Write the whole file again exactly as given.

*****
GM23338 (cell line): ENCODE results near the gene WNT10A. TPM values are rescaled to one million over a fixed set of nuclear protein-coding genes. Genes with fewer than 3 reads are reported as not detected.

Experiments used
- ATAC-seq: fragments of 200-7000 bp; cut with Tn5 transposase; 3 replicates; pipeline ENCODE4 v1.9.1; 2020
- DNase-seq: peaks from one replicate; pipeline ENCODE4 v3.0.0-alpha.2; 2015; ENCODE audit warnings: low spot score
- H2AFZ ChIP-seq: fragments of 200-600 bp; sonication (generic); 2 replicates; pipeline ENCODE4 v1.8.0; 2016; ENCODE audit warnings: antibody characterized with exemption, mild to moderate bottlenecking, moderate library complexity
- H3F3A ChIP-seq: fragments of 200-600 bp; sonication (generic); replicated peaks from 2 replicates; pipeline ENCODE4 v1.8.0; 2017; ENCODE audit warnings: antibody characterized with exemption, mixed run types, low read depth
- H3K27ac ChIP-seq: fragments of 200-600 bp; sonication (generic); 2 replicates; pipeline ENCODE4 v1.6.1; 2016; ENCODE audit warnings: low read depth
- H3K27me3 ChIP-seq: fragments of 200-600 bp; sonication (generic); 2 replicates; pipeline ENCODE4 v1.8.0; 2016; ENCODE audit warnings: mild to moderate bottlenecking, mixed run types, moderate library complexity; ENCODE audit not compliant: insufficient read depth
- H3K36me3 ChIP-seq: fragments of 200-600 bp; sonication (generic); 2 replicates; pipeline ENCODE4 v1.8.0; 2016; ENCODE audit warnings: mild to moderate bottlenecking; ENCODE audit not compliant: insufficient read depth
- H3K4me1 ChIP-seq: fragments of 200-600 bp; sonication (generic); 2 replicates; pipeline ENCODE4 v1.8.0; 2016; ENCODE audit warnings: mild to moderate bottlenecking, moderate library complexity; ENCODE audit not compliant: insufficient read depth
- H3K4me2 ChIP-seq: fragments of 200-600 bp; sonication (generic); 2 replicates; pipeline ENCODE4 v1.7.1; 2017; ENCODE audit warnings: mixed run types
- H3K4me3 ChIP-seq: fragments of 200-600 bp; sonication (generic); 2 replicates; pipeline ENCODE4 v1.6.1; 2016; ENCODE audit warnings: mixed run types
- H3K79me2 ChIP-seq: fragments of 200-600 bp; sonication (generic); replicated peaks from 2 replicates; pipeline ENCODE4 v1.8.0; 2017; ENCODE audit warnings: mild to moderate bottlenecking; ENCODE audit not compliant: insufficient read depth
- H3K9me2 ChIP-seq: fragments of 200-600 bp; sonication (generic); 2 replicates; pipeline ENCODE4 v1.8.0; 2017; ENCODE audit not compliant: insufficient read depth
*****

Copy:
GM23338 (cell line): ENCODE results near the gene WNT10A. TPM values are rescaled to one million over a fixed set of nuclear protein-coding genes. Genes with fewer than 3 reads are reported as not detected.

Experiments used
- ATAC-seq: fragments of 200-7000 bp; cut with Tn5 transposase; 3 replicates; pipeline ENCODE4 v1.9.1; 2020
- DNase-seq: peaks from one replicate; pipeline ENCODE4 v3.0.0-alpha.2; 2015; ENCODE audit warnings: low spot score
- H2AFZ ChIP-seq: fragments of 200-600 bp; sonication (generic); 2 replicates; pipeline ENCODE4 v1.8.0; 2016; ENCODE audit warnings: antibody characterized with exemption, mild to moderate bottlenecking, moderate library complexity
- H3F3A ChIP-seq: fragments of 200-600 bp; sonication (generic); replicated peaks from 2 replicates; pipeline ENCODE4 v1.8.0; 2017; ENCODE audit warnings: antibody characterized with exemption, mixed run types, low read depth
- H3K27ac ChIP-seq: fragments of 200-600 bp; sonication (generic); 2 replicates; pipeline ENCODE4 v1.6.1; 2016; ENCODE audit warnings: low read depth
- H3K27me3 ChIP-seq: fragments of 200-600 bp; sonication (generic); 2 replicates; pipeline ENCODE4 v1.8.0; 2016; ENCODE audit warnings: mild to moderate bottlenecking, mixed run types, moderate library complexity; ENCODE audit not compliant: insufficient read depth
- H3K36me3 ChIP-seq: fragments of 200-600 bp; sonication (generic); 2 replicates; pipeline ENCODE4 v1.8.0; 2016; ENCODE audit warnings: mild to moderate bottlenecking; ENCODE audit not compliant: insufficient read depth
- H3K4me1 ChIP-seq: fragments of 200-600 bp; sonication (generic); 2 replicates; pipeline ENCODE4 v1.8.0; 2016; ENCODE audit warnings: mild to moderate bottlenecking, moderate library complexity; ENCODE audit not compliant: insufficient read depth
- H3K4me2 ChIP-seq: fragments of 200-600 bp; sonication (generic); 2 replicates; pipeline ENCODE4 v1.7.1; 2017; ENCODE audit warnings: mixed run types
- H3K4me3 ChIP-seq: fragments of 200-600 bp; sonication (generic); 2 replicates; pipeline ENCODE4 v1.6.1; 2016; ENCODE audit warnings: mixed run types
- H3K79me2 ChIP-seq: fragments of 200-600 bp; sonication (generic); replicated peaks from 2 replicates; pipeline ENCODE4 v1.8.0; 2017; ENCODE audit warnings: mild to moderate bottlenecking; ENCODE audit not compliant: insufficient read depth
- H3K9me2 ChIP-seq: fragments of 200-600 bp; sonication (generic); 2 replicates; pipeline ENCODE4 v1.8.0; 2017; ENCODE audit not compliant: insufficient read depth